40 Years of Black Hole Imaging (2): Colors and movies, 1989-1993

Sequel of the previous post 40 Years of Black Hole Imaging (1)

First Flight into a Black Hole

In 1989-1990, while I spent one year as a research visitor at the University of California, Berkeley, my former collaborator at Paris-Meudon Observatory, Jean-Alain Marck, both an expert in general relativity and computer programming, started to extend my simulation of 1979. The fast improvement of computers and visualization software (he used a DEC-VAX 8600 machine) allowed him to add colors and motions. To reduce the computing time, Marck developed a new method for calculating the  geodesics in Schwarzschild space-time, published only several years later (Marck 1996). In a first step Marck started from my model of 1979 and calculated static images of an accretion disk around a Schwarzschild black hole according to various angles of view, see Figure 1 below.

Figure  1. False-Coloured images of a black hole accretion disk for various angles of view by J.-A.
Marck &  J.-P. Luminet , 1989 (unpublished).

In 1991, when I went back to Paris Observatory, I started the project for the French-German TV channel Arte of a full-length, pedagogical movie about general relativity (Delesalle et al. 1994). As the final sequence dealt with black holes, I asked Marck to introduce motion of the observer with the camera moving around close to the disk, as well as to include higher-order lensed images and background stellar skies in order to make the pictures as realistic as possible. The calculation was done along an elliptic trajectory around a Schwarzschild black hole crossing several times the plane of a thin accretion disk and suffering a strong relativistic precession effect (i.e. rotation of its great axis), see figure 2 below.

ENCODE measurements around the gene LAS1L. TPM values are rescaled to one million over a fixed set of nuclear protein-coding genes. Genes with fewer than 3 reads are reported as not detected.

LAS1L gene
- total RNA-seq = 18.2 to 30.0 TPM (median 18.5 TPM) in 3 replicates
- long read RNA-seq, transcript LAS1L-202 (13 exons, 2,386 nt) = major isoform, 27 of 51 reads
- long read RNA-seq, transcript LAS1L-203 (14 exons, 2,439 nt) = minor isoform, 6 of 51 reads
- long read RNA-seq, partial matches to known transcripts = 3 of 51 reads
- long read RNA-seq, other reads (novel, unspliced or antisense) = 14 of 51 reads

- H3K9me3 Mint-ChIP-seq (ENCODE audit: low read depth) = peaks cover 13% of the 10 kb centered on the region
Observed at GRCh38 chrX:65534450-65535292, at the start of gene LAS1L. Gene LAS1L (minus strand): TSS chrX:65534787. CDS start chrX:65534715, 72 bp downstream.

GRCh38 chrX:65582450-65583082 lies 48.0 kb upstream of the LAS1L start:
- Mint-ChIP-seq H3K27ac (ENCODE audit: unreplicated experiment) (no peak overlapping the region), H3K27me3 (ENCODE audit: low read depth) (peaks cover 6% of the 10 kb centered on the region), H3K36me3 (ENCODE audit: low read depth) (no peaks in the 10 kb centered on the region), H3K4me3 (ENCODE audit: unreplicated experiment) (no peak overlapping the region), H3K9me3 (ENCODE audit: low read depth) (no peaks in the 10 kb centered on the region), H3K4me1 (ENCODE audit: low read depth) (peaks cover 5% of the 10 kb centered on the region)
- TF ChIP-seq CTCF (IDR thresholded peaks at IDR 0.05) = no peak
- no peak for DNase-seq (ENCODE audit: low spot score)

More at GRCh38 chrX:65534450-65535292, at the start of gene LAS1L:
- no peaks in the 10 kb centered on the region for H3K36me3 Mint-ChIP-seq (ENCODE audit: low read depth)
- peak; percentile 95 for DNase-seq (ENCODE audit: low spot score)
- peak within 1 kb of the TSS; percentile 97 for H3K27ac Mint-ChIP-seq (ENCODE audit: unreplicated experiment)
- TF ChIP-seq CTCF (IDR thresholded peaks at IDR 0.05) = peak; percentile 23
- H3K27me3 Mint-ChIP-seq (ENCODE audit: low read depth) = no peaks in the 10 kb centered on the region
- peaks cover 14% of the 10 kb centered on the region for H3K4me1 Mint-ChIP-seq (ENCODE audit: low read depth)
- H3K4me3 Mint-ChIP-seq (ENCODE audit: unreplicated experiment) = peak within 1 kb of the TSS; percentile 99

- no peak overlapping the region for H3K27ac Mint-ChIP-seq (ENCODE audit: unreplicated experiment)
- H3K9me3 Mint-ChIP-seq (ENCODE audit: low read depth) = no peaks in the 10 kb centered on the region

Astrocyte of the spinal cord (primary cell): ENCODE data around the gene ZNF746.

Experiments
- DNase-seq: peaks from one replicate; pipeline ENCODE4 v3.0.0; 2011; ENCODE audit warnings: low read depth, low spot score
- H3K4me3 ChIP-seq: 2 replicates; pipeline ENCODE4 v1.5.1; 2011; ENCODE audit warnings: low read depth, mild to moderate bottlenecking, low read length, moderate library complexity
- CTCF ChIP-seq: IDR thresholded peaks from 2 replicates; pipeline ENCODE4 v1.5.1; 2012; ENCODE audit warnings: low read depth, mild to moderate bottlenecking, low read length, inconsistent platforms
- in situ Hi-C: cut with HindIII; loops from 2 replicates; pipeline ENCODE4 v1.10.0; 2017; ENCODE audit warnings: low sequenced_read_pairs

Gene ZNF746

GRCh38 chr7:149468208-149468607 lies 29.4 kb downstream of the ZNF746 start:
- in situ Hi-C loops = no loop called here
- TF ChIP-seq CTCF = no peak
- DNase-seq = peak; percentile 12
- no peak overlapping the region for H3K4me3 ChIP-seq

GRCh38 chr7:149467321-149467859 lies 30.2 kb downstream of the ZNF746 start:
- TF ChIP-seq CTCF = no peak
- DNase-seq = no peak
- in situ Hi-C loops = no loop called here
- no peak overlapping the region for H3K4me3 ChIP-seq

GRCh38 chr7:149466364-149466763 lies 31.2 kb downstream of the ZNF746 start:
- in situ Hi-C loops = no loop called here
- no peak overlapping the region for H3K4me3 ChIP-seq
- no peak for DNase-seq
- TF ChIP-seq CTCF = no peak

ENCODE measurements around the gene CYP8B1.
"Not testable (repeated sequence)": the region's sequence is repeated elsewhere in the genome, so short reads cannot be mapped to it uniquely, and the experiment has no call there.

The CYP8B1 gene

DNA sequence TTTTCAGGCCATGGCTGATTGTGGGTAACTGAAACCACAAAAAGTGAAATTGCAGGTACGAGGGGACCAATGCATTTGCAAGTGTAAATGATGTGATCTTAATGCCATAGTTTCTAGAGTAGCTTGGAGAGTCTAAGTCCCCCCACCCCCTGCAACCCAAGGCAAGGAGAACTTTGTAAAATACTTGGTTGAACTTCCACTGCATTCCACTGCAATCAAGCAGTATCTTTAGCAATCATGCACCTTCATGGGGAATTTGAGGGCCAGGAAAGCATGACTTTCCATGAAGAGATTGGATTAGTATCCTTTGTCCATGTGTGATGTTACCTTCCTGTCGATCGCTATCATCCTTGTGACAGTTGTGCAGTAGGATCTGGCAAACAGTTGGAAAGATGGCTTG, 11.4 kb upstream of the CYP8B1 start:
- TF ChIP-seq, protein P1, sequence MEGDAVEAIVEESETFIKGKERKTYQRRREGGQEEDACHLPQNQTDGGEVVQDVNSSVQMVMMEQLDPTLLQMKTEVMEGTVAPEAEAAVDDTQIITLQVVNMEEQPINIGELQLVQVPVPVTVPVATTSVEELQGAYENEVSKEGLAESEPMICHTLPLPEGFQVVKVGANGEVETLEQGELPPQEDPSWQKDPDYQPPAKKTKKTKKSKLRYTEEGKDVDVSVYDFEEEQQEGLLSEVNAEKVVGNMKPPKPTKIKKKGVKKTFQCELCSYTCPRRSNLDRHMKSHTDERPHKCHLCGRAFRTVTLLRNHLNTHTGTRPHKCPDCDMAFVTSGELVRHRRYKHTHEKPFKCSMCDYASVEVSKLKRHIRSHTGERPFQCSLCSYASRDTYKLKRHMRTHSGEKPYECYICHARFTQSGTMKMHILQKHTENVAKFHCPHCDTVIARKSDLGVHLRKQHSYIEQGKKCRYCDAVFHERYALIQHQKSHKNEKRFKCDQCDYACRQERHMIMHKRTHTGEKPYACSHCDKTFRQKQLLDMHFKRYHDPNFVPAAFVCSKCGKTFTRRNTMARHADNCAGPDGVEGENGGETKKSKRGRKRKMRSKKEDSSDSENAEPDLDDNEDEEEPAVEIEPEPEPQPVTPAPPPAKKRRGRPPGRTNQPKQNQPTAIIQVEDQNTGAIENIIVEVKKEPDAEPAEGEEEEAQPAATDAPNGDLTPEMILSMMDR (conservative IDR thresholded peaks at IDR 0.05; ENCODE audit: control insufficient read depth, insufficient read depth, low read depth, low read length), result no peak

Compared to my static, black-and-white simulation of 1979, the snapshot reproduced in Figure 3 below shows spectacular improvements:

Figure 3. Colored image of a black hole accretion disk as seen by a moving observer at 7°
above the disk’s plane. The observer uses a camera equipped with filters to convert into
optical radiation the emitted electromagnetic radiation. The arbitrary coloring encodes the
apparent luminosity of the disk, the brightest and warmest parts being colored yellow, the
colder parts red. The transparency of the disk was enhanced in order to show the secondary
image through the primary, as well as some background stars. Compared with figure 8 there
are additional distortions and asymmetries due to the Doppler effect induced by the motion of
the observer himself. As a result the region of maximum luminosity has no more the shape of a
crescent (from Marck 1991)

The full movie is  available on my youtube channel :

Eventually, for the needs of a videocassette shown in various international conferences and workshops, Marck calculated a new series of images as seen by an observer plunging into the event horizon of a Schwarzschild black hole along a parabolic trajectory (Marck 1994). A few snapshots were reproduced later in a special issue of a French popular magazine devoted to black holes (Marck & Luminet 1997), see figure 4 below.

Figure 4. This series of snapshots are taken by a traveller at positions 1 to 8 of the parabolic
trajectory plotted in the top part. Initially he is located under the plane of the disc, at a distance